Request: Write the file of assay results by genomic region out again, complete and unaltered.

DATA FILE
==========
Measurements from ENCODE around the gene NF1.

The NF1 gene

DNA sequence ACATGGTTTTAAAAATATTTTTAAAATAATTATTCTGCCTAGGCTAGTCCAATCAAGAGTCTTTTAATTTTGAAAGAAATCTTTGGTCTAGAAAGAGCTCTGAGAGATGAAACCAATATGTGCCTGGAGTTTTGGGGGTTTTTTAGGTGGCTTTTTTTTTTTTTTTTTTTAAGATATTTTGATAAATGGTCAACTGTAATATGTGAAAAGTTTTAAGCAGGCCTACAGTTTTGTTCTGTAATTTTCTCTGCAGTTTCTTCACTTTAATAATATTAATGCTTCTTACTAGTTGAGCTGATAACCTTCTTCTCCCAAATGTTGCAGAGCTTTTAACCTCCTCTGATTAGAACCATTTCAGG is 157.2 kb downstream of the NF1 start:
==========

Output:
Measurements from ENCODE around the gene NF1.

The NF1 gene

DNA sequence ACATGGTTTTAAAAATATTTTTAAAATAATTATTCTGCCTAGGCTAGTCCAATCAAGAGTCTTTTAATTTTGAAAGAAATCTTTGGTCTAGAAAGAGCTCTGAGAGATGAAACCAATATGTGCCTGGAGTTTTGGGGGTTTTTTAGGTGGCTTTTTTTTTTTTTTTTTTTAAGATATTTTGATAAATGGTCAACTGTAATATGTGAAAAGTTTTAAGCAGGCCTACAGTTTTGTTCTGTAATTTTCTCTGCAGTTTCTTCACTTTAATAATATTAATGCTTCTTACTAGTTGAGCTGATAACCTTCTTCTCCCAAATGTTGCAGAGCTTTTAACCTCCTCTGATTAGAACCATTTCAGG is 157.2 kb downstream of the NF1 start: